Let's see, how do I put this without starting something. It's kind of like when you have a house, and you perhaps invite a certain significant other over for Netflix and chill. And that significant other loves your house so much they keep wanting to come back over, which is OK by you. But then after a little while they love it so much they want to move in, which may not be so bad, the more the merrier. But then they want to maybe move some furniture around, hang up some different curtains, nothing too crazy, nothing you can't move back, and maybe that's not the worst thing to happen, they're saying, because while your house is good, it still has some old stuff that's maybe out of fashion, and their old house, the one they just moved out of, well, it just had some things that were better. But then after a little while more you're pulling up carpet and knocking out walls to try to make this house look even more like the one your significant other moved out of, because your house, it's just so out-of-date, nothing like their old house, we're lucky it hasn't been condemned yet. And then you come home from work one day and you realize you don't recognize your house any more because all your significant other did was change your house to be just like the one they left, and if they said they loved your house so much, then why do they feel the need to change it to match the one they moved out of? Whose house is this anyway? Why didn't your significant other just stay in their own house and do what they want to it?

Whose house is this anyway?

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1 hour ago, markhollin said:

To quote Neil Peart: "Constant change is here to stay."  I find it interesting that some folks I know that moved here 8 years ago are complaining about how much Nashville is being changed by "outsiders." The other night, someone who has lived here for 30 years, just like me, was opining the same thing. But they moved here from Philly, and I moved here from Chicago.  And I can guarantee that there were locals at that time complaining about US moving in. Heck, let's go all the way back to the Chickasaw and Cherokee Nations that lived in the area in the late 1800s to get their opinions on the pioneers.  

I've heard it said that to be a Southerner, your family must have lived in the South for 3-4 generations.  That sort of makes sense.  Generation 1 moves here, perhaps with children (Generation 2) who go to school here.  Generation 3 is born here 30 to 40 years after Gen 1 arrived.  Gen 3 is Southern.  Of course, this applies to moving anywhere, whether across state lines or across the world.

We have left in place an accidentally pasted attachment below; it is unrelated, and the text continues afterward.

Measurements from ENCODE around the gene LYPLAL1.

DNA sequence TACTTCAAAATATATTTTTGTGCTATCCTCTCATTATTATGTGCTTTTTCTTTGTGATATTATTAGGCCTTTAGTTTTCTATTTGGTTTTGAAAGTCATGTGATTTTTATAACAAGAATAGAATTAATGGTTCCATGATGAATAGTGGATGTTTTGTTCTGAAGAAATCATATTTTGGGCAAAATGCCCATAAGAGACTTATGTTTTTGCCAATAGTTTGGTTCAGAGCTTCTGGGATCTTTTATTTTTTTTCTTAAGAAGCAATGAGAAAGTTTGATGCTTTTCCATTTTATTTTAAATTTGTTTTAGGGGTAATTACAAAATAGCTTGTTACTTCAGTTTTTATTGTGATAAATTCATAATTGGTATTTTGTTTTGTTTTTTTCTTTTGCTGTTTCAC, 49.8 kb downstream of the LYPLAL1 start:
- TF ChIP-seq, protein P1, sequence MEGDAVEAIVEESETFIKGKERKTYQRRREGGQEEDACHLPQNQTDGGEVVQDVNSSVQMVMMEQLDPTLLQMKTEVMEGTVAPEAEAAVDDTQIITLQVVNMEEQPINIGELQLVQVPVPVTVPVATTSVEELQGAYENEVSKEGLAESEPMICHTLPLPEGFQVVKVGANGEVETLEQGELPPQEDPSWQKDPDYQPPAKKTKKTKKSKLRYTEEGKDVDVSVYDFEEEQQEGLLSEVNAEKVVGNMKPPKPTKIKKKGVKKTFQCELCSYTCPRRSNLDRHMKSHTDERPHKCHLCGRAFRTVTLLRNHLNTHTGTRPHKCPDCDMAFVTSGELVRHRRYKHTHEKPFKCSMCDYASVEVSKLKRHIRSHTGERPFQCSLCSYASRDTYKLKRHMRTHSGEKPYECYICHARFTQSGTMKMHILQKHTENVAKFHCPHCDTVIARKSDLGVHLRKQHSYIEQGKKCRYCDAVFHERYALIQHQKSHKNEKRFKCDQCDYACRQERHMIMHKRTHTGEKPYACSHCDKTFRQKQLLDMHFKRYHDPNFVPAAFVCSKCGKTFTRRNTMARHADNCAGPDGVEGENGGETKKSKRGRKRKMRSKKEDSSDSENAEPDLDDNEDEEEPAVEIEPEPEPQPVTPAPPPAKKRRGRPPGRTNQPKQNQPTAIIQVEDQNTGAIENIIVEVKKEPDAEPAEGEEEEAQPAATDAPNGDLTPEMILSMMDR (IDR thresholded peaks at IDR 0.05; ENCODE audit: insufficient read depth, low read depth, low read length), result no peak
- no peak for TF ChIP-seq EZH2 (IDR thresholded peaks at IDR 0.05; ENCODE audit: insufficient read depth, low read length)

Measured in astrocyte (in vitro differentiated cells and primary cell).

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40 minutes ago, Mr_Bond said:

I've heard it said that to be a Southerner, your family must have lived in the South for 3-4 generations.  That sort of makes sense.  Generation 1 moves here, perhaps with children (Generation 2) who go to school here.  Generation 3 is born here 30 to 40 years after Gen 1 arrived.  Gen 3 is Southern.  Of course, this applies to moving anywhere, whether across state lines or across the world.

I'm going to guess this saying is a bit older and actually has it's roots in the Civil War. If your family wasn't here 3-4 generations ago, then you weren't here during the war. If you weren't here during the war, then you were and will always be a yankee carpet bagger. 

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My default response to people saying they want the "old" Nashville is "Today, would you rather live in Nashville or Memphis?"  Not to pile on Memphis (we spent some time in Memphis in January for a Grizzlies game - there is so much potential in their DT), but that usually nips any complaining in the bud.

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1 hour ago, Craiger said:

I'm going to guess this saying is a bit older and actually has it's roots in the Civil War. If your family wasn't here 3-4 generations ago, then you weren't here during the war. If you weren't here during the war, then you were and will always be a yankee carpet bagger. 

I am attempting to connect it to any major move by a person or family who wants to establish residence and roots in a new place.  Consider the language difficulties encountered by an immigrant (Gen 1).  If their children (Gen 2) are older than ten, they will also have some difficulties speaking the local language like a native.  But after two generations of living in the country/region, Gen 3 will grow up speaking the new language as their primary one.  After Gen 1 has passed, the family may stop speaking the language of their homeland.

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15 minutes ago, Mr_Bond said:

Let the party continue!  The variety of vehicles has become part of Music City's brand.  They should be protected, meaning the government should leave them alone.

...until one of them tips over and folks are killed, or a drunken rider falls off and is crushed under the wheels, or, or or....